There are ongoing discussions around how to use the United Nations Green Climate Fund (GCF) into which industrialised nations pledge money, to fund decentralised renewable transitions in developing countries.[2] In particular, there is excitement about a proposal by the Africa Group, a formal negotiating block in the international climate negotiations. There are also concerns that GCF money could be hijacked and controlled by corporate interests. Therefore, while supporting the Africa Group’s proposal, Friends of the Earth and others are also exploring alternative avenues for making funding from industrialised countries available. One such proposal is a Global Community Benefit Fund, a platform for voluntary financial contributions from community energy groups say in Scotland or Denmark to specific community energy initiatives in countries like Zambia or the Philippines.

The GCF and alternative funding could be used to raise funds for capital investment to deliver infrastructure developments including regional pilot schemes or to top up policy mechanisms such as national Feed-In Tariffs. Funds could also be used to build capacity at different levels including policy and community level. This may include mentoring schemes that allow communities starting out to learn from similar communities who already have a scheme up and running. REScoop, a European Initiative aimed at increasing the success of community energy schemes has already introduced mentoring schemes to support capacity building for new projects.

Delivering sufficient energy access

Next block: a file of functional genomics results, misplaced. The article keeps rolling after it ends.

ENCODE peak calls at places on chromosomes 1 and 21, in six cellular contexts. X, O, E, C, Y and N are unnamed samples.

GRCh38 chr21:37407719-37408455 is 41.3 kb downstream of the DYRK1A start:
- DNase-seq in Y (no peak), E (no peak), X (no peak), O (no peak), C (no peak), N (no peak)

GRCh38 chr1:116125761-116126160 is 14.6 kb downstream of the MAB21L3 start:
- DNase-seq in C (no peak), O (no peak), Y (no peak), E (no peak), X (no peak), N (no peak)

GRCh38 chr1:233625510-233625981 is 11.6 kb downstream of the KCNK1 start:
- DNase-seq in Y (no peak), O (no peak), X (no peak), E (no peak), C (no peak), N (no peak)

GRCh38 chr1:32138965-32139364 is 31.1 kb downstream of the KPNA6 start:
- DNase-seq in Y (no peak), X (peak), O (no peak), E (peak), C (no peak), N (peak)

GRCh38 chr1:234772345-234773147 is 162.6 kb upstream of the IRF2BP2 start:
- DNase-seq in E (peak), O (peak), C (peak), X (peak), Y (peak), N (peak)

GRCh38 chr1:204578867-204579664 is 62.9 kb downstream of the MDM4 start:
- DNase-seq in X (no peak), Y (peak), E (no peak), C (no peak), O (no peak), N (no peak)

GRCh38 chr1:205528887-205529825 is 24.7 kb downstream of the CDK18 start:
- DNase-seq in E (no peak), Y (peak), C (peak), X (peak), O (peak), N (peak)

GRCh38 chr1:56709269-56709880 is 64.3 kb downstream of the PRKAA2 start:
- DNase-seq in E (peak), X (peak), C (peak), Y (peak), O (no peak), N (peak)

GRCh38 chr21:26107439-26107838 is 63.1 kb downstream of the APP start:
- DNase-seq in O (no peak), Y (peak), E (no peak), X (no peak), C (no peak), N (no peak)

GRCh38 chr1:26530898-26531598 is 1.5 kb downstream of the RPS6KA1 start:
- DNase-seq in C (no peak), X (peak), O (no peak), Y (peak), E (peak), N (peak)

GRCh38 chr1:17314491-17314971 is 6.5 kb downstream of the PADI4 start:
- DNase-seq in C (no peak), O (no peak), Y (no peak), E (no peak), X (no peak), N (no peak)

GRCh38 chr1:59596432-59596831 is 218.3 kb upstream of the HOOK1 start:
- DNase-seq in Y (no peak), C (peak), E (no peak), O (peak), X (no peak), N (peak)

For many developing countries the priority is to deliver access to modern energy services by developing appropriate infrastructure including off-grid solutions. According to the International Energy Agency approximately 1.3 billion people are currently without access to electricity but figures on energy access can be hugely misleading. Grid electricity reached Kartong, a community in the south of The Gambia, in 2013. However a closer look at the distribution of energy infrastructure reveals that large parts of Kartong are located too far from the grid to connect, even if they manage to raise the connection fees required. Those who are connected currently face planned power cuts as the national energy supply company struggles to meet demand.

Kartong energy distribution map
Distribution of electricity in Kartong, The Gambia (Schiffer, 2015)

The challenge is enormous but what if we rise to it and delivering access to modern energy services to every household in the developing world? As a Westerner and therefore high-energy user, it does not feel quite right to ask those who have only recently been connected to electricity, got lights in every room or now enjoy watching television to also become energy efficient. And yet we cannot ignore energy efficiency just because it makes some of us uncomfortable. Ultimately we need to talk about energy sufficiency, both for those who need to reduce consumption as well as those whose energy use will increase for the foreseeable future but cannot follow current high consumption patterns of industrialised countries.

Anne Schiffer, Friends of the Earth Scotland
Follow @AnneSchiffer1

This article is based on seminar discussions on globally funded financing mechanisms for decentralised renewable energy transitions in developing countries hosted by the Centre for Science and Environment (CSE) together with the What Next? Forum in Delhi (30 March – 1st of April 2015).

[1] For example, see Marriott, J. and Minio-Paluello, M. (2012) The Oil Road: Journeys from the Caspian Sea to the city of London. London, Verso.

[2] Hällström, N. et al. (2014) Discussion Paper: Global renewable energy support programme: Globally funded payment guarantees/feed-in tariffs for electricity access through renewable sources. Uppsala, What Next Forum; New Delhi, Centre for Science and Environment.